For example. The 6th hole is a sharp dogleg right par-4 of 353 metres with water and marshes guarding the direct line to the green, and is a classic risk-and-reward dilemma. Take on the hazard with driver and you’ll need to fly the ball a good 200 metres to safety. With bunkers ready to catch anything right, you will also need to hit a precise line for full value. Do that, and you’re rewarded with little more than a wedge or 9-iron to the green. Option B, is to play around the water. The downside with this conservative play is you will be left with a long shot into a slightly elevated putting surface with, possibly, the prevailing breeze into your face. But that’s the beauty of this hole – it switches off the automatic driver selection and, instead, makes you consider the factors of the day, from weather conditions to the quality of your ball-striking.

Though the signature 6th asks plenty of questions, the 3rd hole is the one that will grab your attention early in the round. Again, the common link is the threat of water. A dogleg left; the 3rd is not a long par-4 at 358 metres but it demands precision from tee to green.

Water dominates the surrounds of the 2nd, 3rd and 4th holes (centre). PHOTO: David Brand.

Slicers, look out. Right-handers who can’t draw the ball, even slightly, might struggle on this hole. A series of ponds line the right rough, while huge pine trees stand like sentinels to the left. The aggressive play is a daring right-to-left shape that threads the red stakes to the right and the bunkers and out-of-bounds fence on the left. Even from the fairway bunkers the average golfer will still have a 160-metre journey to a shallow, kidney-shaped green with a pot bunker in front and a large ‘Sandbelt-style’ bunker at the back. Any pin position tucked to the far right here sits just beyond the tongue of another lake, leaving a daunting shot view even from the middle of the fairway.

The par-4 11th demands a drive skirting the fairway bunkers to leave an easier approach. PHOTO: David Brand.

The shortest of the par-5s at Mt Compass is also the most interesting. The 442-metre 10th leads you away from just beneath the clubhouse down to a fairway flanked by easily-reached bunkers left and right of the generous landing zone. The right half of the fairway is preferable to give you a good look beyond the corner of the sharp dogleg left as the fairway climbs steadily toward the angled green. There are seven bunkers, some impenetrable long felt grass and native banksias lining the final approach, so your lay up here needs to be precise.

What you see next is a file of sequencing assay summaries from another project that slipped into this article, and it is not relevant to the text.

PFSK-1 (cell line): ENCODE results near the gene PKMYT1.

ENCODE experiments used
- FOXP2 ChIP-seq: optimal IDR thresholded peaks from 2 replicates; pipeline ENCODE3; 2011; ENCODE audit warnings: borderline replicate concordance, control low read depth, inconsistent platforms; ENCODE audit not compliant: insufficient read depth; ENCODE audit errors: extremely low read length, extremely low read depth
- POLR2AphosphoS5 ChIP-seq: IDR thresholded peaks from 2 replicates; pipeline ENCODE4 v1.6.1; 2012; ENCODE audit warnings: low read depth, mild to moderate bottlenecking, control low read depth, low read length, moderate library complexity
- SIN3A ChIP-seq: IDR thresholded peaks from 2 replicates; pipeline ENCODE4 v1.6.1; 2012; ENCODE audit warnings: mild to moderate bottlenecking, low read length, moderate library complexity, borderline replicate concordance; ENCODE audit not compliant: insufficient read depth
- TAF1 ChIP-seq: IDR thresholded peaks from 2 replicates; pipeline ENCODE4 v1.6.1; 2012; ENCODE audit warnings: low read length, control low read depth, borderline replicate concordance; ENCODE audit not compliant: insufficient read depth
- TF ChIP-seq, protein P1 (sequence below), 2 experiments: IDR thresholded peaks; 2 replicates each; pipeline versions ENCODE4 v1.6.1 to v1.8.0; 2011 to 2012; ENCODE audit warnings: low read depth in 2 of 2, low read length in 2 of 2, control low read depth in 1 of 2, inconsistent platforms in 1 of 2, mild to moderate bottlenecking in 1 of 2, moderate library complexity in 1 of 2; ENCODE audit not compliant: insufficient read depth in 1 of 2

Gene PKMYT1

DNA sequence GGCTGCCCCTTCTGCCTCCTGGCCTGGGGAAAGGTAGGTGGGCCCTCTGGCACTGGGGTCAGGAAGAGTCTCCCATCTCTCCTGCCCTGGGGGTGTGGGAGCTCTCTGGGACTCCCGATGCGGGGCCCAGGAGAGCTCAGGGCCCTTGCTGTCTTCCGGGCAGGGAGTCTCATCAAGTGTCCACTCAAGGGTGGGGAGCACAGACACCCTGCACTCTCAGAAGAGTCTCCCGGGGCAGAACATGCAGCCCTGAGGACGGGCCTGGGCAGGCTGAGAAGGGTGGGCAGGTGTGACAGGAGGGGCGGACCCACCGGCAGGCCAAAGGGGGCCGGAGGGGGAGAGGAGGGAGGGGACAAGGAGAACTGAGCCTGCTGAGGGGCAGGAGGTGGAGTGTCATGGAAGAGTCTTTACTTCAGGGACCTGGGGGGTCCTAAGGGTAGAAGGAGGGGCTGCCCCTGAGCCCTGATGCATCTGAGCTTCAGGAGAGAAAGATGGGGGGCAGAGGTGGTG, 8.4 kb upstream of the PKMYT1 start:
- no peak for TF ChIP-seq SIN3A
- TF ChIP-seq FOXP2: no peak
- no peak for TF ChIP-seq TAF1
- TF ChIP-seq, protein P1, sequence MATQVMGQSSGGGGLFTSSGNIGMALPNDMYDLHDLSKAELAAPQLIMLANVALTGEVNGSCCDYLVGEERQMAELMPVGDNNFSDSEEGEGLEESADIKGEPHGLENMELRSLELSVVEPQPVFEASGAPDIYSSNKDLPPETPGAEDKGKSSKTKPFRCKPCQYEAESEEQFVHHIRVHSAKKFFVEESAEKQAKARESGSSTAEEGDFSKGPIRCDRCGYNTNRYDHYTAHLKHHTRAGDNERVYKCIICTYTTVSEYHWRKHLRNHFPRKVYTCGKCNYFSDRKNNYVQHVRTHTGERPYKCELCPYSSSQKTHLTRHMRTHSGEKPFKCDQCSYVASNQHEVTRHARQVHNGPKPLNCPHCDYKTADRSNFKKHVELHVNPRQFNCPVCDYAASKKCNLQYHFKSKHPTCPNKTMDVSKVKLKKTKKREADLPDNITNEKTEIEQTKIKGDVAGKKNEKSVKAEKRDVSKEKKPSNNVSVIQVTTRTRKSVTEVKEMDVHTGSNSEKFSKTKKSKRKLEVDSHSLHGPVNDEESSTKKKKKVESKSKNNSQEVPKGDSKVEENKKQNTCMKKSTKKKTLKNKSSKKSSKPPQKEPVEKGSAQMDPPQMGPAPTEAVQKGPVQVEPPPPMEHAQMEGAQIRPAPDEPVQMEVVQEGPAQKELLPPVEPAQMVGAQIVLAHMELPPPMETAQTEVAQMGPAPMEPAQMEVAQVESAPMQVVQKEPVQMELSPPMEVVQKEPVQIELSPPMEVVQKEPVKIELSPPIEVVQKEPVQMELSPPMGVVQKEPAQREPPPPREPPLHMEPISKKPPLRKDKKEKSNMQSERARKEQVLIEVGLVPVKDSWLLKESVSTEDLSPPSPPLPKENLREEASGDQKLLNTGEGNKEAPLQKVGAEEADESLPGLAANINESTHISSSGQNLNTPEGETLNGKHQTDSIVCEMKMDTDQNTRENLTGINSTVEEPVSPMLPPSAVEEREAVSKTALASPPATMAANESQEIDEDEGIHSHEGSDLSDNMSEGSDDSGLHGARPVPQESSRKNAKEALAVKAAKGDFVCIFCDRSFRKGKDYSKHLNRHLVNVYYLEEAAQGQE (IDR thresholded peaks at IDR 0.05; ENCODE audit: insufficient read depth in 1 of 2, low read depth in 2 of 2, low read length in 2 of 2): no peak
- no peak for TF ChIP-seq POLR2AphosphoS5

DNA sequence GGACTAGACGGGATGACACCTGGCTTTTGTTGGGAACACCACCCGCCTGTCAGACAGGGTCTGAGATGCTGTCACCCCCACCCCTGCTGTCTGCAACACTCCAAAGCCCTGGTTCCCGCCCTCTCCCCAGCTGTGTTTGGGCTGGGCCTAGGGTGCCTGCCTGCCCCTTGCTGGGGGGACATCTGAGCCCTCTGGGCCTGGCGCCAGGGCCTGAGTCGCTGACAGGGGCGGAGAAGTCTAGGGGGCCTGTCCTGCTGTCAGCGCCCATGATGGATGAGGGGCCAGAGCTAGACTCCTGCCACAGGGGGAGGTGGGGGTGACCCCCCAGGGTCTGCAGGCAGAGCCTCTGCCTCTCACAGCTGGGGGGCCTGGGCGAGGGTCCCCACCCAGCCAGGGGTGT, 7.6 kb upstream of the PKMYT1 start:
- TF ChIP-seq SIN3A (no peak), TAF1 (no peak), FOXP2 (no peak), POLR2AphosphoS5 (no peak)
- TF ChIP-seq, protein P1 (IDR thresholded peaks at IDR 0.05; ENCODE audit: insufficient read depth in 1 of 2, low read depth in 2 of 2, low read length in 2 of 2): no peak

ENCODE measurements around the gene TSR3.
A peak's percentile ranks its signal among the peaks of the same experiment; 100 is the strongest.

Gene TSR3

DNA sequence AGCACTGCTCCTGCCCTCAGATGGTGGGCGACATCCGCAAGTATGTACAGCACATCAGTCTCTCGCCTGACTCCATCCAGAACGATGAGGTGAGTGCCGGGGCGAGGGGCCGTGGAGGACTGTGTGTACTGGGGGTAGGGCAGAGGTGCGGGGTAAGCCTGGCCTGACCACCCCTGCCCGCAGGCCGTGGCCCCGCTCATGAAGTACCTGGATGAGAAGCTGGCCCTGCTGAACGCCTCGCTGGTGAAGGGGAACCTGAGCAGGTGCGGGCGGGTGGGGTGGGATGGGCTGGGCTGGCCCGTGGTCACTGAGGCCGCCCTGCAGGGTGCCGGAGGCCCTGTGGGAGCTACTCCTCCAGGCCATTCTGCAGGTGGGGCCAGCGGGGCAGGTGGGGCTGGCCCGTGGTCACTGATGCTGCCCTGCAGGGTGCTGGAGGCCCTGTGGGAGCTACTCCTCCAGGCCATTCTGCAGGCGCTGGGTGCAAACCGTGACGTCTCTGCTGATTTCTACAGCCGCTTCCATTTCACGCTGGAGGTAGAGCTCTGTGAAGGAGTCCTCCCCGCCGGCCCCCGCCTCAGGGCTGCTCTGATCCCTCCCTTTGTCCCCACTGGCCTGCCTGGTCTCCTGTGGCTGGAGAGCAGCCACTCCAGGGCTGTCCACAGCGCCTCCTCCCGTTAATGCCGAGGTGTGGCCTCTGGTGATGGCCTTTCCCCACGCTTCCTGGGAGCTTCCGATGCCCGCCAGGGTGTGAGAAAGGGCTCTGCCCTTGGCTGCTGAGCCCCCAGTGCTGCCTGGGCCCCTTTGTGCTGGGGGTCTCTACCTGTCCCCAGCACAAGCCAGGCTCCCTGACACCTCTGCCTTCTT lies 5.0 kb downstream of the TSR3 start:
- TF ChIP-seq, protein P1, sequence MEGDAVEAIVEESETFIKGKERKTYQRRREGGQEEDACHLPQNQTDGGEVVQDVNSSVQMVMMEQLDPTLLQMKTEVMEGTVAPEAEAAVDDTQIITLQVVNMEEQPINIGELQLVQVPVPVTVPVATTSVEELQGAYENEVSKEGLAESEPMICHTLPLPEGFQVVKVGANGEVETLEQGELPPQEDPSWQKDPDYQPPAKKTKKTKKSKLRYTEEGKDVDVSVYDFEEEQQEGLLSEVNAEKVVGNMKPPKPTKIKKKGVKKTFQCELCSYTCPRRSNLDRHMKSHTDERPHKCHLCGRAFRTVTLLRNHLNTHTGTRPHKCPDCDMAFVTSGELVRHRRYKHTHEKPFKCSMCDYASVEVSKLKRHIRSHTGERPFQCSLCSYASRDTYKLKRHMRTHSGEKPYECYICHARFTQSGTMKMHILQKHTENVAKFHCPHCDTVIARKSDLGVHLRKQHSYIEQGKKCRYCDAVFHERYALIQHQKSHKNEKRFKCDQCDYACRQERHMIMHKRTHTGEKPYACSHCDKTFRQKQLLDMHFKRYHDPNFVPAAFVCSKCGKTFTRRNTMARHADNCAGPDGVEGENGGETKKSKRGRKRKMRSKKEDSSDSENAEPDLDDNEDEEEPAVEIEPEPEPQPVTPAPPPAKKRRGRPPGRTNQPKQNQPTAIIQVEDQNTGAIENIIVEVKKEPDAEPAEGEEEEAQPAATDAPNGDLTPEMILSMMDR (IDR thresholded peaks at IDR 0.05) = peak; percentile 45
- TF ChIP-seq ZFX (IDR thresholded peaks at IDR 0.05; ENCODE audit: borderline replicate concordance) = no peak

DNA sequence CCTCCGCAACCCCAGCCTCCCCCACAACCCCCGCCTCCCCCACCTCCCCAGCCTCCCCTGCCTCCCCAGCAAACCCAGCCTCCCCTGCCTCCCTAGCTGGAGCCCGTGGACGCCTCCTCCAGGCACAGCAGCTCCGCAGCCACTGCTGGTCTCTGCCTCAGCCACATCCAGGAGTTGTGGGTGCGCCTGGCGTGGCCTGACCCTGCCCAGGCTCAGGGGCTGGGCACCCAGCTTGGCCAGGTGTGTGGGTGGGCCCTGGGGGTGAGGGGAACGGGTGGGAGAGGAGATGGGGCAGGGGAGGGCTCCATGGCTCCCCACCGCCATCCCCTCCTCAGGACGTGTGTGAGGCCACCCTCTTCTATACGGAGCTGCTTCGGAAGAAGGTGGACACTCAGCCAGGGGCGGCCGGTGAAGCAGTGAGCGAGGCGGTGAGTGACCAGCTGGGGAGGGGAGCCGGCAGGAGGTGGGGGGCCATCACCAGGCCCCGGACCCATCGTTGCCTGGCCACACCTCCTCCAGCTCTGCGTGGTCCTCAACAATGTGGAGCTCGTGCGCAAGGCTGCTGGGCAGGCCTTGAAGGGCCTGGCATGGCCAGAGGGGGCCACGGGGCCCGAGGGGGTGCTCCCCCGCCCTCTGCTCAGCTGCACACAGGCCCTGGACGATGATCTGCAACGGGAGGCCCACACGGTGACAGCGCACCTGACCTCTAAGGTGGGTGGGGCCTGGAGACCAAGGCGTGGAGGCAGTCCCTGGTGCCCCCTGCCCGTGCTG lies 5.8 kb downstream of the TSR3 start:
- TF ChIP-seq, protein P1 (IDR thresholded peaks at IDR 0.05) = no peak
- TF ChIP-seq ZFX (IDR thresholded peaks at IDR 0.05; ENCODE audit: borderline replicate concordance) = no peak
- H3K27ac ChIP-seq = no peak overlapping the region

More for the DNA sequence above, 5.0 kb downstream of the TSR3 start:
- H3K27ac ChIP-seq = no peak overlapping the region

Wetlands and bunkers line the sharp dogleg right par-4 6th. PHOTO: David Brand.

The par-3s are all gems, ranging in length from the 140-metre 9th to the 201-metre 14th hole. The pick of the short holes, however, is the 12th, which at 173 metres from the tips makes it a tricky par in anyone’s book. The elevated tee – terraced in the shadows of a forest of pines offers panoramic views back towards the clubhouse – has you hitting over water to a wide green protected by three bunkers. Again, the large putting surface means pin positions can either leave you resigned to donating your ball to the watery grave on the right, or seeing nothing but dry land to the left. That said, I once played this hole with an elderly gent whose very best drive was no more than 160-165 metres. He teed up his driver here and hit the most beautiful little fade that saw his ball came back to earth about 20 metres short and left of the green before following the terrain all the way to finish 10 feet shy of a back right flag.

As MacKenzie may or may not have noted, there is more than one way to skin a cat in getting your ball in the hole in the least number of shots. That is a certainly a philosophy which applies throughout a round at Mt Compass. 


LOCATION: George Francis Dve, Mt Compass, South Australia, 5210.

CONTACT: (08) 8556 8022; (08) 8556 8500 (pro shop).


DESIGNERS: Neil and Brian Crafter (1995); Neil Crafter (1998 and ongoing).

PLAYING SURFACES: Couch (fairways); Pennlinks bentgrass (greens).

GREEN FEES: $50 (weekdays); $60 (weekends and public holidays). Juniors (Under 18) $25 (weekdays), $30 (weekends). Discount rates available for pensioners.


MEMBERSHIP: Mt Compass offers Playing Rights contracts, which stand for 12
months and are designated to individual golfers.  Playing Rights are offered in the following categories – Seven Day ($1,750 per annum inc $75 clubhouse levy); Five Day ($1,250 per annum inc $50 clubhouse levy); and Junior ($275 per annum for under 18 years applicants). Application forms are available via the website, while instalment payment options are available.